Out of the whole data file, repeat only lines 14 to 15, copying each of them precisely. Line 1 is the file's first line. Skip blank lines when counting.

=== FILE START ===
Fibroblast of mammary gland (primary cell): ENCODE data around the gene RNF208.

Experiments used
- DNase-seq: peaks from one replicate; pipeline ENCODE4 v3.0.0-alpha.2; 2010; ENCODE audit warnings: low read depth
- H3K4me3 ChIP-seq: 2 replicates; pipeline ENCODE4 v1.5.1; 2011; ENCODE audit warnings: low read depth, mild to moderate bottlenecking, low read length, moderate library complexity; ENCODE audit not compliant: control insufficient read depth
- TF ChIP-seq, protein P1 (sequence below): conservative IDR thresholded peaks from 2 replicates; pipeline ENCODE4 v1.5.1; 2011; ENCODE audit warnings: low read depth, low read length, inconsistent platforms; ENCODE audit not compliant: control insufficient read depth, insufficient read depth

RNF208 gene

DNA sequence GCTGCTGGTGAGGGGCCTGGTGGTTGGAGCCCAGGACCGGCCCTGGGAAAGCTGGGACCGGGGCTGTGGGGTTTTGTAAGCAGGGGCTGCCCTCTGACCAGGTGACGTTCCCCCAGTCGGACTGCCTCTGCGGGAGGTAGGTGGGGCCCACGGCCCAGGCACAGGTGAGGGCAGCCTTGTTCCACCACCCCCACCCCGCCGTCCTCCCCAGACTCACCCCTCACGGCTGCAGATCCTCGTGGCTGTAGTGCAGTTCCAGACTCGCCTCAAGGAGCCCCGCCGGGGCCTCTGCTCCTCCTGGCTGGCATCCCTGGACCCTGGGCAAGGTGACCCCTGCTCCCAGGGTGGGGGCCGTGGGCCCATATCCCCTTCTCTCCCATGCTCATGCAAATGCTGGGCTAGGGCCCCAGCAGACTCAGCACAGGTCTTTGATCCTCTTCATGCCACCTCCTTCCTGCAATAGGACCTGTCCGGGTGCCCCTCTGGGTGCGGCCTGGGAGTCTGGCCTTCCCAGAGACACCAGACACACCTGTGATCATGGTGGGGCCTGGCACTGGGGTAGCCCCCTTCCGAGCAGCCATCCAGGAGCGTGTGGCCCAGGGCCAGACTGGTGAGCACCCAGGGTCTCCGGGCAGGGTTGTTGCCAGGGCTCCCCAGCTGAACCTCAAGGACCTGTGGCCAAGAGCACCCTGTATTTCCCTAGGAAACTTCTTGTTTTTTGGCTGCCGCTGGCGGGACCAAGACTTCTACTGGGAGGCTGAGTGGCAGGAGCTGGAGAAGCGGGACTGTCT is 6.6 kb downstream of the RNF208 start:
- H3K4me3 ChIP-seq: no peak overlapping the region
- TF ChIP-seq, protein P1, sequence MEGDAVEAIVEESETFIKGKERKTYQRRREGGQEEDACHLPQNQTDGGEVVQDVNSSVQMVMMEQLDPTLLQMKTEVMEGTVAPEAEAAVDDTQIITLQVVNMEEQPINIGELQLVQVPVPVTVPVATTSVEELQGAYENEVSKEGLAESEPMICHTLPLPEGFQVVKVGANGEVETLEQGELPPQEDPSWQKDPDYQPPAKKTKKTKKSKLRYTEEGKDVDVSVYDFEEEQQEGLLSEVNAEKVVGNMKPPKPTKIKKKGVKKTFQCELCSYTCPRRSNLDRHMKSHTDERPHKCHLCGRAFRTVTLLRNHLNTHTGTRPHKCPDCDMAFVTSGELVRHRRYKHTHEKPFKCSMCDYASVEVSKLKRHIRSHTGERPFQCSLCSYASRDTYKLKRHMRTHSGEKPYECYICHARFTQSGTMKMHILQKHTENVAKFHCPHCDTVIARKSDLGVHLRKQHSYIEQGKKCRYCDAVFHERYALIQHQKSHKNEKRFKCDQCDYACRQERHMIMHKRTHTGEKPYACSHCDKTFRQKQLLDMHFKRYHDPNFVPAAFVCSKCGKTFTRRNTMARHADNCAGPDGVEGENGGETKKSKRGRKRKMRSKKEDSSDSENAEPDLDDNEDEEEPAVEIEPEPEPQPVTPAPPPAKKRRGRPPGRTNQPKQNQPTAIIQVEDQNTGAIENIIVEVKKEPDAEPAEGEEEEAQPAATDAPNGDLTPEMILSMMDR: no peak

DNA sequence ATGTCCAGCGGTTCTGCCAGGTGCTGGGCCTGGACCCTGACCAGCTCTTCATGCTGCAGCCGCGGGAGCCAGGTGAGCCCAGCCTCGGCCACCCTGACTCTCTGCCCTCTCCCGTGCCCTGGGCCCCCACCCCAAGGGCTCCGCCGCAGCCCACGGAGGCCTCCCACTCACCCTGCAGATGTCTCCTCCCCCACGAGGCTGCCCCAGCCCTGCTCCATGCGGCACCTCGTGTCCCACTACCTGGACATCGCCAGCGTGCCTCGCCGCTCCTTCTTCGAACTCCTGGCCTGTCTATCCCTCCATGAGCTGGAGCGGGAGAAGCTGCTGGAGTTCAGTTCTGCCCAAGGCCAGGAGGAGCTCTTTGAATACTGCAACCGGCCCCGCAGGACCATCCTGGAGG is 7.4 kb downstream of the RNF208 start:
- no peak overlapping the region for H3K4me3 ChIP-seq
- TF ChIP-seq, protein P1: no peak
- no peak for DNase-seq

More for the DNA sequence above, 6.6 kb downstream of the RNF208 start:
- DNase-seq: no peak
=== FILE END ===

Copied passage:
More for the DNA sequence above, 6.6 kb downstream of the RNF208 start:
- DNase-seq: no peak